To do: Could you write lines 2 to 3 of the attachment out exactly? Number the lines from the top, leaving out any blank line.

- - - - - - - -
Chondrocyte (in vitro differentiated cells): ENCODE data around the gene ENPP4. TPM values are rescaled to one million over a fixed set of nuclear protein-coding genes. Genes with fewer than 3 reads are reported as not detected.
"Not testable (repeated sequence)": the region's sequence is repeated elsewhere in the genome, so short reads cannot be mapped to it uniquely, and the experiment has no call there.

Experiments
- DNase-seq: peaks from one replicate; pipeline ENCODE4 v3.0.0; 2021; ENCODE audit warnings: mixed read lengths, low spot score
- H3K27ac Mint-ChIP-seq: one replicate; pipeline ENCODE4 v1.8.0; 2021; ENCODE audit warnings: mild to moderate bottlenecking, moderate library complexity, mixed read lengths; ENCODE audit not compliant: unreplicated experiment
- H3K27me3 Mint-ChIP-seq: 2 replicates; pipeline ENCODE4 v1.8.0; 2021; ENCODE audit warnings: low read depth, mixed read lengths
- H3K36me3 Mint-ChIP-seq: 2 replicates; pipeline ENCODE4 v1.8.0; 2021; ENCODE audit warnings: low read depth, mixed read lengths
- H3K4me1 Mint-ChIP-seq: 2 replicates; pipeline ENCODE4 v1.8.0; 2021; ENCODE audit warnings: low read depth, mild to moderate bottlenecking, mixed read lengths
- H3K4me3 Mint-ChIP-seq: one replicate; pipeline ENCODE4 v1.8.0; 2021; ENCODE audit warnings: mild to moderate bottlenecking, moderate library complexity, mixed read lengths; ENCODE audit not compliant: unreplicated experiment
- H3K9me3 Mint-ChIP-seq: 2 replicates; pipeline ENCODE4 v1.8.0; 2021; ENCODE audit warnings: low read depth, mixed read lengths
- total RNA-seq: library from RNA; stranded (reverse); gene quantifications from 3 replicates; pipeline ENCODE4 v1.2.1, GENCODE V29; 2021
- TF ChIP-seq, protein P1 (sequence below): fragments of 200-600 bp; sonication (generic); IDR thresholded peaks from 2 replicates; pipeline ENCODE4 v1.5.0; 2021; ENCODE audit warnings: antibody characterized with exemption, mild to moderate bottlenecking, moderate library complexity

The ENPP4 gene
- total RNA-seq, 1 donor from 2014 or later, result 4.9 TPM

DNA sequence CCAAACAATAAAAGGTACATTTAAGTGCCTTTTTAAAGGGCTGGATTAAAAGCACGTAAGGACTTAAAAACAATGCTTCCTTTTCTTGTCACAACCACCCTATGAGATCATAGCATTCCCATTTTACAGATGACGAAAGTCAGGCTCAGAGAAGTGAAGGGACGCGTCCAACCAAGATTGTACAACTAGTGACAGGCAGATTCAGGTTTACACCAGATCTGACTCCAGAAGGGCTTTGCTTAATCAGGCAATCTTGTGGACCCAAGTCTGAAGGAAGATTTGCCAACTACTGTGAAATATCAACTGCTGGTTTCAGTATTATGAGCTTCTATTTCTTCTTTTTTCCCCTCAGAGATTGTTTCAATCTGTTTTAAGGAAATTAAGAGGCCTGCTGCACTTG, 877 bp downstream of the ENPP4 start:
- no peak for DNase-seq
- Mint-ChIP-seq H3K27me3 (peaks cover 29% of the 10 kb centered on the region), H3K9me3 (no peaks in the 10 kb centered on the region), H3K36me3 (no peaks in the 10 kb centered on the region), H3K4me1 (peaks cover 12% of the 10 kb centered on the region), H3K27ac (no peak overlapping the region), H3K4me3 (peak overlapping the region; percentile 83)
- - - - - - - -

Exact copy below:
"Not testable (repeated sequence)": the region's sequence is repeated elsewhere in the genome, so short reads cannot be mapped to it uniquely, and the experiment has no call there.

Experiments